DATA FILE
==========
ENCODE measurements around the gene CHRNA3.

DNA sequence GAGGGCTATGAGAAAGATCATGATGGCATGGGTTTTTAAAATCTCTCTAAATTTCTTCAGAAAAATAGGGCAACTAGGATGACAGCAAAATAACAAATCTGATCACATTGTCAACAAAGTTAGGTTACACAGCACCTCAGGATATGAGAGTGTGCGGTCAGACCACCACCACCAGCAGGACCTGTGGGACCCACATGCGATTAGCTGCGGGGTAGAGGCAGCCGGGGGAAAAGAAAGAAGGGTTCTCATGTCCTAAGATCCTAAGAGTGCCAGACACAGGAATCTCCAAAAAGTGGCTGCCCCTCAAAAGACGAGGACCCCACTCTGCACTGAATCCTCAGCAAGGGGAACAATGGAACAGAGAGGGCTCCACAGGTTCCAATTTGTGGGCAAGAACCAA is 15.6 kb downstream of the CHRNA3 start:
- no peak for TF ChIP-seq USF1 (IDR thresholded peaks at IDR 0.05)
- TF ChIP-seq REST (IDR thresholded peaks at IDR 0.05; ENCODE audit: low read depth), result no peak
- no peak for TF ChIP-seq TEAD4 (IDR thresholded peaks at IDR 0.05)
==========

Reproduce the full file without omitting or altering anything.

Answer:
ENCODE measurements around the gene CHRNA3.

DNA sequence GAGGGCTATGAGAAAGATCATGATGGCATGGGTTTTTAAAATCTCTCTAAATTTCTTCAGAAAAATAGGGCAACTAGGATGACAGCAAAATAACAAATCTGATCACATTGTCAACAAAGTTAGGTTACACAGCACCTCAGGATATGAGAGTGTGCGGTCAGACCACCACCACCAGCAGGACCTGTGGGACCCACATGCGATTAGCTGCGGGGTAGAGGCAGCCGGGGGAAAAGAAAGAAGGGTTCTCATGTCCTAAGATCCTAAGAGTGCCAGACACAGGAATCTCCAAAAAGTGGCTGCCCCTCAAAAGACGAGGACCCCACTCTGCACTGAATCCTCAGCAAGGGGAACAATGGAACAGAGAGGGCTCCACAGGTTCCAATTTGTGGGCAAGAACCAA is 15.6 kb downstream of the CHRNA3 start:
- no peak for TF ChIP-seq USF1 (IDR thresholded peaks at IDR 0.05)
- TF ChIP-seq REST (IDR thresholded peaks at IDR 0.05; ENCODE audit: low read depth), result no peak
- no peak for TF ChIP-seq TEAD4 (IDR thresholded peaks at IDR 0.05)